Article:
The federal government has announced it will stop its Modernising Business Registers (MBR) program following independent review findings that the program could not deliver value for money, with massive budget and timeline blowouts: see Review of the Modernising Business Registers Program – Final report | Treasury.gov.au
The independent review Report found the MBR program was off course and could now cost up to $2.8 billion, more than five times the original $480.5 million estimate given by the government.
The Report found the expected economic benefits of the program do not justify the revised costs. It also found that the program would not be able to be delivered in full until 2029 – a delay of five years.
While the Report considered options to turn the program around, it ultimately concluded that the program should stop.
Key drivers for the program’s cost blowout included a significant underestimation of complexity when the program was conceived; significantly greater than planned use of contractors, leading to increases in labour costs; government decisions to expand the scope of the program before it was delivered; issues emerging due to the government’s decision to transfer responsibilities from ASIC to the ATO; and direct consequences resulting from the COVID‑19 pandemic.
What is proposed – back to ASIC
The recommendation is to move the registry functions back to a new division within ASIC. That will cost $105 million to improve data integrity and quality, and about $410 million to stabilise existing register technology. Business as usual registry operations will therefore continue under ASIC.
While the Director ID, which enables directors to have one identifying number across all of their companies, is said to be unaffected, the Report notes that there needs to be confirmation of the “policy position on whether Director ID numbers should be made publicly available”, which is necessary, in the writer’s view, if the original purposes of the Director ID are to be met. As the Report explains, Director ID will help with the integrity of data in the proposed new ASIC Companies Register by filtering out fictitious characters over time and will allow regulators to better understand the various business roles and relationships that exist between individuals and different entities.
The Report says that this also assumes Director ID numbers and company information in the proposed Companies Register will be linked so that the full range of benefits flowing from the introduction of the Director ID regime can be enabled. This option also assumes that ASIC will introduce authentication requirements for the people and businesses that transact with ASIC.
2.3 million Director IDs issued
The Report explains that the business community has been aware of the MBR Program for many years, with 2.3 million Director IDs issued as of 30 June 2023. Consequently, expectations for the MBR Program are very high. Continued delays and negative media reports are likely to undermine the extent to which the MBR Program can build trust and confidence in the government’s digital agenda.
“However, directors do not get any value from Director IDs at present, and many rightly ask why they were forced to obtain a Director ID if it is not supported by any of the registers. If Director IDs continue to lack a concrete purpose, then it is likely that the extent to which the program can build trust and confidence in the government’s digital agenda will be undermined”.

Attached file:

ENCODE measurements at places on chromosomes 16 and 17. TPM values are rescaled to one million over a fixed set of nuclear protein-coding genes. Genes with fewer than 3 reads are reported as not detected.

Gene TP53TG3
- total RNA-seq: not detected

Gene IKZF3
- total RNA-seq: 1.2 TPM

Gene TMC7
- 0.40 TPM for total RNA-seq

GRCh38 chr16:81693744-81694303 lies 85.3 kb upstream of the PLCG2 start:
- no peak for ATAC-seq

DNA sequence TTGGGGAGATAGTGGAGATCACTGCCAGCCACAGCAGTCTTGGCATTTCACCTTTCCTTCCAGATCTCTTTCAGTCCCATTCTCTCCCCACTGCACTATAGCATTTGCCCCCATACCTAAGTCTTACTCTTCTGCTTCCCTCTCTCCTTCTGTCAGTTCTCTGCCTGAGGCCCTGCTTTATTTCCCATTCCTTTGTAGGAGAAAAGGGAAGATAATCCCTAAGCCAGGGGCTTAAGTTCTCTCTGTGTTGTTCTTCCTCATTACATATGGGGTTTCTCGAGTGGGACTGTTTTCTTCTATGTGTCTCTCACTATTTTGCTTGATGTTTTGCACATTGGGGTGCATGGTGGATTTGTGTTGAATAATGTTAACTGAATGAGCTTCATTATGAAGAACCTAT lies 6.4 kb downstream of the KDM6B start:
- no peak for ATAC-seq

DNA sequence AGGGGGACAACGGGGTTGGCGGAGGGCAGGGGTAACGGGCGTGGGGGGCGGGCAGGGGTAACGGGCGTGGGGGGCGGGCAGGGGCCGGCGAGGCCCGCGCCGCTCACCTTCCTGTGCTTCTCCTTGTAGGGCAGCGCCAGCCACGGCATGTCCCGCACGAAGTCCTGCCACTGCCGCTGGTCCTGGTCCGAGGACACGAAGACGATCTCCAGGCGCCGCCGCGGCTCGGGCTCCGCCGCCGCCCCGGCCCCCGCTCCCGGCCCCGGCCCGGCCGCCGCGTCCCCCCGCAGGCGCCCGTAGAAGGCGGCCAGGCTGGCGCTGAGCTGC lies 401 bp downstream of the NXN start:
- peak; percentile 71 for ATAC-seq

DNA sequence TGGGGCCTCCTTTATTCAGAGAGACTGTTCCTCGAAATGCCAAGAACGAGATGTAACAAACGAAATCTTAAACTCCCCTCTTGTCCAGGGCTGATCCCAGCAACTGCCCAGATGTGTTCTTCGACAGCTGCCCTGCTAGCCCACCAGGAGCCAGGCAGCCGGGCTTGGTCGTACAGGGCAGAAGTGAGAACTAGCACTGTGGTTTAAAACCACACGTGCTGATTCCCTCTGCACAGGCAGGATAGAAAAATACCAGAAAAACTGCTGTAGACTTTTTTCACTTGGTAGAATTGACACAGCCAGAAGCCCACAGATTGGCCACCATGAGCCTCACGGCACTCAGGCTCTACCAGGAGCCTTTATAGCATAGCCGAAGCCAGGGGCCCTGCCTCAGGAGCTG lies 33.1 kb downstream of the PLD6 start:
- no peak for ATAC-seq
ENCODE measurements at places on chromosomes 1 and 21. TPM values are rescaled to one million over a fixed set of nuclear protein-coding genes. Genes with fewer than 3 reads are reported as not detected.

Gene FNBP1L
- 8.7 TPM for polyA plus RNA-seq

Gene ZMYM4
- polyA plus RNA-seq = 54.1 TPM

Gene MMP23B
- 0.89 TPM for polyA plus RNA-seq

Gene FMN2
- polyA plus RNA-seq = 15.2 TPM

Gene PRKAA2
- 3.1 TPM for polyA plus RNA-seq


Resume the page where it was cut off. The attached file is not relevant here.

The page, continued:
These reforms would lead to “improved Phoenix compliance outcomes” and produce the largest quantified financial benefit of the MBR Program.
In fact, the financial benefits under the measure are perhaps, the Report says, understated. Other benefits that are “expected to be unlocked by the Phoenix Taskforce” include:
- Other related, but as-yet unquantified compliance benefits that will flow from using ASIC and ATO data with Director IDs and register data.
- Broader economic benefits due to enhanced transparency and trust in the economy.
- Benefits associated with combating unscrupulous labour high operators who use complex corporate structures and straw directors to avoid paying PAYG withholdings, GST, and superannuation (as recommended by the Migrant Workers’ Taskforce). Migrant Workers’ Taskforce – Department of Employment and Workplace Relations, Australian Government (dewr.gov.au)
- Benefits associated with combating other types of tax mischief, including GST fraud.
The director ID and attempts to respond to unlawful phoenixing are the subject of general law reform comment in the 2023 PJC Report on Corporate Insolvency. Thoughts on the PJC’s Corporate Insolvency Report – Murrays Legal
With corporate data returning to ASIC, it should be noted that the PJC Report also recommended that ASIC  “collect high quality, granular data in relation to insolvency and provide this data in a timely way to relevant government agencies and regulators”; and data in relation to deregistered companies.
Unlawful phoenix activity continues
While ever the full public access and use of the director ID is delayed, along with other transparency reforms including a beneficial ownership register, improved anti-money laundering laws, free public access to ASIC/ABR databases and full application of single touch payroll, phoenix activity will continue. Sunlight on pre-insolvency advisers – Murrays Legal